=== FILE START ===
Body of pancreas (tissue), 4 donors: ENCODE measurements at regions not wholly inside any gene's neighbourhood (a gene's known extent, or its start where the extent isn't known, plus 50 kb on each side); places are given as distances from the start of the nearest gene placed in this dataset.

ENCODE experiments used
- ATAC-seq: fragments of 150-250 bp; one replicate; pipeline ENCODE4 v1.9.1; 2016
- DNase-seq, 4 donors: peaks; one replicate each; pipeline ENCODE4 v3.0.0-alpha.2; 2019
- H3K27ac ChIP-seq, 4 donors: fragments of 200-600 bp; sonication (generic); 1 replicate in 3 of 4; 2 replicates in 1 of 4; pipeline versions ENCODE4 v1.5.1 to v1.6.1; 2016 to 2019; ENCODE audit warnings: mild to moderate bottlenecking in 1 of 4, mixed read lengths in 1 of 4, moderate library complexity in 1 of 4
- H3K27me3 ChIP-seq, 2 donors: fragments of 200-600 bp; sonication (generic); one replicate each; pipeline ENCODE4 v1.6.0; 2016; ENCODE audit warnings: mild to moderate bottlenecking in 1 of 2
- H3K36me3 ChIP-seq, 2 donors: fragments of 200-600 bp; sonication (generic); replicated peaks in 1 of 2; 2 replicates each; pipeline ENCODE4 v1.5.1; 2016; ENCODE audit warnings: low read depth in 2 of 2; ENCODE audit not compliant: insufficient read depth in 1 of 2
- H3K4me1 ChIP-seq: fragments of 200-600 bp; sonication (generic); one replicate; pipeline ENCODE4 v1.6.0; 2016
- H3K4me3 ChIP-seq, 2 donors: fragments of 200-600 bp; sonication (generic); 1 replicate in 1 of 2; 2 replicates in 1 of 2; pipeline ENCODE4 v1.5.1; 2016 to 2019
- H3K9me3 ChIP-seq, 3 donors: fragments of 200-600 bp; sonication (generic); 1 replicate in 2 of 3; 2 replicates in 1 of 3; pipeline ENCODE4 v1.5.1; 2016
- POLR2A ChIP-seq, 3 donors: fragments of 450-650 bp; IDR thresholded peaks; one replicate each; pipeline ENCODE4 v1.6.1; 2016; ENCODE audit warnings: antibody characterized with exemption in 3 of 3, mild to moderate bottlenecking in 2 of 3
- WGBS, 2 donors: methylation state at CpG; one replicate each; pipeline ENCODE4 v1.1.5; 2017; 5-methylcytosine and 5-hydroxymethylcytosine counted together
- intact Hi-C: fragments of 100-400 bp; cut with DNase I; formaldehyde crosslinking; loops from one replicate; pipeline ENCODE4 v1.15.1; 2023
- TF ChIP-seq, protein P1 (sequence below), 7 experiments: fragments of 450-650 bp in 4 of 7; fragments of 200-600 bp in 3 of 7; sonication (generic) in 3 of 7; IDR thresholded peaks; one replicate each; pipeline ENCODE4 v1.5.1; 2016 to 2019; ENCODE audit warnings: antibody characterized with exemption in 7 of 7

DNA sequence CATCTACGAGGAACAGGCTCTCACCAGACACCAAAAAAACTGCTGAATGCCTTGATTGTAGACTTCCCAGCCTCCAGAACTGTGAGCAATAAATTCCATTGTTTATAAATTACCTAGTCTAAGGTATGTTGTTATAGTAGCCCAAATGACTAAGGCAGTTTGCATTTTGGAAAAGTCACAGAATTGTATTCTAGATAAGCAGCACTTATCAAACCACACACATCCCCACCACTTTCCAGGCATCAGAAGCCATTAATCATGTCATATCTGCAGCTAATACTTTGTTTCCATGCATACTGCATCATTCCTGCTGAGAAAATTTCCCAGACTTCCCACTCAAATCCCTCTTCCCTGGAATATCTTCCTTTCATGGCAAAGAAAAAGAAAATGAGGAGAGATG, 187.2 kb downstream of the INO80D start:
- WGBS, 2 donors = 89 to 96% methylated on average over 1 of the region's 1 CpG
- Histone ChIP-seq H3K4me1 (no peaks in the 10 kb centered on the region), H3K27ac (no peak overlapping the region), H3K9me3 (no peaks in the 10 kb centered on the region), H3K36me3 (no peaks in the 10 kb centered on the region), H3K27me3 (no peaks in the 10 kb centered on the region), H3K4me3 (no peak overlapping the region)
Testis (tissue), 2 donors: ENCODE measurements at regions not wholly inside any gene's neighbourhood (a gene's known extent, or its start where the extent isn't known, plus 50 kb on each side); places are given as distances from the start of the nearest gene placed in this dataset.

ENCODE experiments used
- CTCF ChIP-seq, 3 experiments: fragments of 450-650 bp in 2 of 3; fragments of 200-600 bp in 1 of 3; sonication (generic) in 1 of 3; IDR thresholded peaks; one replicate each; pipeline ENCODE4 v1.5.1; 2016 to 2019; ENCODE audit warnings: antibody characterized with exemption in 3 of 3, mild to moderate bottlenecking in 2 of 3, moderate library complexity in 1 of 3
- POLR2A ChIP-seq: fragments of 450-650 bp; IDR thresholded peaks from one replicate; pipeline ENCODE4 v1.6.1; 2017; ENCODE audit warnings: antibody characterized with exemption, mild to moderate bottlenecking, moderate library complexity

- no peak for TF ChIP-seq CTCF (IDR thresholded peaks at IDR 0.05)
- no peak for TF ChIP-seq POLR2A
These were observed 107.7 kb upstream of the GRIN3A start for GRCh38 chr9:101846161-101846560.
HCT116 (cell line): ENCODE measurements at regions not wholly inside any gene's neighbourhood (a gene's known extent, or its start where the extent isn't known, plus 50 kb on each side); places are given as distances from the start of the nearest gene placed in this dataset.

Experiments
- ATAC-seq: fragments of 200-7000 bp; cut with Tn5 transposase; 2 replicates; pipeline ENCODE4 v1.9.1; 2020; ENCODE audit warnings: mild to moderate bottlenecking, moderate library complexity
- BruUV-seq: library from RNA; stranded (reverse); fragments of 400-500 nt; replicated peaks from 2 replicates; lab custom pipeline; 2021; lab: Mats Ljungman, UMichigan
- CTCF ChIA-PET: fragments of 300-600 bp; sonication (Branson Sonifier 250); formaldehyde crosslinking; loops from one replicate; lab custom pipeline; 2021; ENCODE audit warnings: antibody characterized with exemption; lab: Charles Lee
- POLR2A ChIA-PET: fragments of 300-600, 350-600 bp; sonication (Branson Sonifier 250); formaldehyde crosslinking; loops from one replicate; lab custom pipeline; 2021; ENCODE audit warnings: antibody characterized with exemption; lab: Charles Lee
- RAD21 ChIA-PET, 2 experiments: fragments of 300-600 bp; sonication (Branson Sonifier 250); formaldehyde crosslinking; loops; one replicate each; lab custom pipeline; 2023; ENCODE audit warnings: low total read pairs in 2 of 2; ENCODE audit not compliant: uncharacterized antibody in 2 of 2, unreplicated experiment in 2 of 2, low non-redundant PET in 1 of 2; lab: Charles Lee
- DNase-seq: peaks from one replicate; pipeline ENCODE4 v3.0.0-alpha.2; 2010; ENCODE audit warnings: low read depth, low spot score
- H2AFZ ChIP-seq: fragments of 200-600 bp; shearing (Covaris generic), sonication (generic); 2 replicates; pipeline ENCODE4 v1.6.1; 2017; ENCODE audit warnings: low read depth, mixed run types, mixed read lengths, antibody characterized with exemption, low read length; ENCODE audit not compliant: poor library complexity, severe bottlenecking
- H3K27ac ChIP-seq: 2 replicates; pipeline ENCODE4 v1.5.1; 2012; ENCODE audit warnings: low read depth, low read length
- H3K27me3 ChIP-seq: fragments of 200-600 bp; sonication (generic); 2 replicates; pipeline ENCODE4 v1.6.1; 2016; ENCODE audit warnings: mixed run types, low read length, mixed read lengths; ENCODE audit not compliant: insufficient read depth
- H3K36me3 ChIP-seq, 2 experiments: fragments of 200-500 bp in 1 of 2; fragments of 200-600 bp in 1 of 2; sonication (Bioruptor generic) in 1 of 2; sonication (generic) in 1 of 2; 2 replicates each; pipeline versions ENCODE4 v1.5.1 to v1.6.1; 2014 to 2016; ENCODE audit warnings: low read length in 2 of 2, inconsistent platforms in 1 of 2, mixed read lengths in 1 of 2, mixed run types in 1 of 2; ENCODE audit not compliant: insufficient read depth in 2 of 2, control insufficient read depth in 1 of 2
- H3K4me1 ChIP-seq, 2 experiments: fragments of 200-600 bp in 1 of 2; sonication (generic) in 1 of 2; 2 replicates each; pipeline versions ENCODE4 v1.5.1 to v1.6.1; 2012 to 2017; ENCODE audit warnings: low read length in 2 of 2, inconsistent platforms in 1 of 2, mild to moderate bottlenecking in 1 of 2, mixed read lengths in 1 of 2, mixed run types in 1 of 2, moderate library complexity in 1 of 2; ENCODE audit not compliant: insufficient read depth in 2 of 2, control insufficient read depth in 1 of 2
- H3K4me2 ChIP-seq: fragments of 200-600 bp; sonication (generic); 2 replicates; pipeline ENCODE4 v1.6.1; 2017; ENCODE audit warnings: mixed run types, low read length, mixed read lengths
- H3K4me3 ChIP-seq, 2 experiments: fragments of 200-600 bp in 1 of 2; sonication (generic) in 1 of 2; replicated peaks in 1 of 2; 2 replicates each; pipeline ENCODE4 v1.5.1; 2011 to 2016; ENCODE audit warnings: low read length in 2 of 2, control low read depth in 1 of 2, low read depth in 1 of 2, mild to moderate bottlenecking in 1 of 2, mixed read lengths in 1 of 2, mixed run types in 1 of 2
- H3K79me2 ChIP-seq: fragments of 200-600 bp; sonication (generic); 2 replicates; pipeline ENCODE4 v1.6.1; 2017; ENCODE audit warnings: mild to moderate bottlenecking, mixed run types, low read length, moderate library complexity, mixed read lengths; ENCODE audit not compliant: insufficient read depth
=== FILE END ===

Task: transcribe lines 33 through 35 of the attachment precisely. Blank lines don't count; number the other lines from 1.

- H2AFZ ChIP-seq: fragments of 200-600 bp; shearing (Covaris generic), sonication (generic); 2 replicates; pipeline ENCODE4 v1.6.1; 2017; ENCODE audit warnings: low read depth, mixed run types, mixed read lengths, antibody characterized with exemption, low read length; ENCODE audit not compliant: poor library complexity, severe bottlenecking
- H3K27ac ChIP-seq: 2 replicates; pipeline ENCODE4 v1.5.1; 2012; ENCODE audit warnings: low read depth, low read length
- H3K27me3 ChIP-seq: fragments of 200-600 bp; sonication (generic); 2 replicates; pipeline ENCODE4 v1.6.1; 2016; ENCODE audit warnings: mixed run types, low read length, mixed read lengths; ENCODE audit not compliant: insufficient read depth